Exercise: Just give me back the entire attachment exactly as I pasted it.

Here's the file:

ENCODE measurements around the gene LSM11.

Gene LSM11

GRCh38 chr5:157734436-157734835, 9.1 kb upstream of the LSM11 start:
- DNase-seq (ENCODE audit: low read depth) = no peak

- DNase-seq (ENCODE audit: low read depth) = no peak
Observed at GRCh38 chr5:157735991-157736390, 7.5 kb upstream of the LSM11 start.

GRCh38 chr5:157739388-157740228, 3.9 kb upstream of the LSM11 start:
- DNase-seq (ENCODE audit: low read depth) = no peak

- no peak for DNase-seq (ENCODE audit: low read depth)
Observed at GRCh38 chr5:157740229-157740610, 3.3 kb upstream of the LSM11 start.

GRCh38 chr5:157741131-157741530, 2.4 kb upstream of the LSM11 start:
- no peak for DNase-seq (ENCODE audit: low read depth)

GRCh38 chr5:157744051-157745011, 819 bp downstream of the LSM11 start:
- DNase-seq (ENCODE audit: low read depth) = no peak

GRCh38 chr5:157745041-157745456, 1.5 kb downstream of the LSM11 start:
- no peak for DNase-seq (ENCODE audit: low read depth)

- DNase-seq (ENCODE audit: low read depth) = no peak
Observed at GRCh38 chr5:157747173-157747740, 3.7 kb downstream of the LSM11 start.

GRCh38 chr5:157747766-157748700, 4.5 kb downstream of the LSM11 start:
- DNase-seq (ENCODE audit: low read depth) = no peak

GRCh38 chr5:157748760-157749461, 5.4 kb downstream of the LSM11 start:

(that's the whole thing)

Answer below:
ENCODE measurements around the gene LSM11.

Gene LSM11

GRCh38 chr5:157734436-157734835, 9.1 kb upstream of the LSM11 start:
- DNase-seq (ENCODE audit: low read depth) = no peak

- DNase-seq (ENCODE audit: low read depth) = no peak
Observed at GRCh38 chr5:157735991-157736390, 7.5 kb upstream of the LSM11 start.

GRCh38 chr5:157739388-157740228, 3.9 kb upstream of the LSM11 start:
- DNase-seq (ENCODE audit: low read depth) = no peak

- no peak for DNase-seq (ENCODE audit: low read depth)
Observed at GRCh38 chr5:157740229-157740610, 3.3 kb upstream of the LSM11 start.

GRCh38 chr5:157741131-157741530, 2.4 kb upstream of the LSM11 start:
- no peak for DNase-seq (ENCODE audit: low read depth)

GRCh38 chr5:157744051-157745011, 819 bp downstream of the LSM11 start:
- DNase-seq (ENCODE audit: low read depth) = no peak

GRCh38 chr5:157745041-157745456, 1.5 kb downstream of the LSM11 start:
- no peak for DNase-seq (ENCODE audit: low read depth)

- DNase-seq (ENCODE audit: low read depth) = no peak
Observed at GRCh38 chr5:157747173-157747740, 3.7 kb downstream of the LSM11 start.

GRCh38 chr5:157747766-157748700, 4.5 kb downstream of the LSM11 start:
- DNase-seq (ENCODE audit: low read depth) = no peak

GRCh38 chr5:157748760-157749461, 5.4 kb downstream of the LSM11 start: